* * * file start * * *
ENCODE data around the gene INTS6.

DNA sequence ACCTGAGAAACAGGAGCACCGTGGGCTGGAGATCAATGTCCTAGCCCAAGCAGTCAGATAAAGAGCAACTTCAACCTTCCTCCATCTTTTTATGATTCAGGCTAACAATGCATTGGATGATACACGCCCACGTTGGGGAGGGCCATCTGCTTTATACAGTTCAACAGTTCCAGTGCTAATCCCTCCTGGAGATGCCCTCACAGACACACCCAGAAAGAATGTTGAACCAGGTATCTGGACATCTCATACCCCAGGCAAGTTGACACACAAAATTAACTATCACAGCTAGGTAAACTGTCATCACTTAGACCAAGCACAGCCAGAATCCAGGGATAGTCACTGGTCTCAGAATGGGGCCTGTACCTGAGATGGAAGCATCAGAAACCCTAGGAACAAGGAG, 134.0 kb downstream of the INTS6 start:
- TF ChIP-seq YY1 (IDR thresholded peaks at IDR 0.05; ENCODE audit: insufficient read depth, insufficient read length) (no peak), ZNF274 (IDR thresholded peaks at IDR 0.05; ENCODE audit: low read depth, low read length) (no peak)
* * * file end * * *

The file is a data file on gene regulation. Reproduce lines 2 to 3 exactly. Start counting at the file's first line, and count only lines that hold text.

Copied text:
DNA sequence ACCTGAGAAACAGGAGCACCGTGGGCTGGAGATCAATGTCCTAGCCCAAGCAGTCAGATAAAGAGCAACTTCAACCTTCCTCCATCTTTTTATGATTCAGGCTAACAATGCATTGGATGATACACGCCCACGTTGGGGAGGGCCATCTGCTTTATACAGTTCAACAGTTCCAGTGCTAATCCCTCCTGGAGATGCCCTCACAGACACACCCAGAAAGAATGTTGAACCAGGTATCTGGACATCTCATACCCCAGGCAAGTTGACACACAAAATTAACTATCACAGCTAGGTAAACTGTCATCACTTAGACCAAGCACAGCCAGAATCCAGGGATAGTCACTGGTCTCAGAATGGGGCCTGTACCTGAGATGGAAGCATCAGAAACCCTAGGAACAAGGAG, 134.0 kb downstream of the INTS6 start:
- TF ChIP-seq YY1 (IDR thresholded peaks at IDR 0.05; ENCODE audit: insufficient read depth, insufficient read length) (no peak), ZNF274 (IDR thresholded peaks at IDR 0.05; ENCODE audit: low read depth, low read length) (no peak)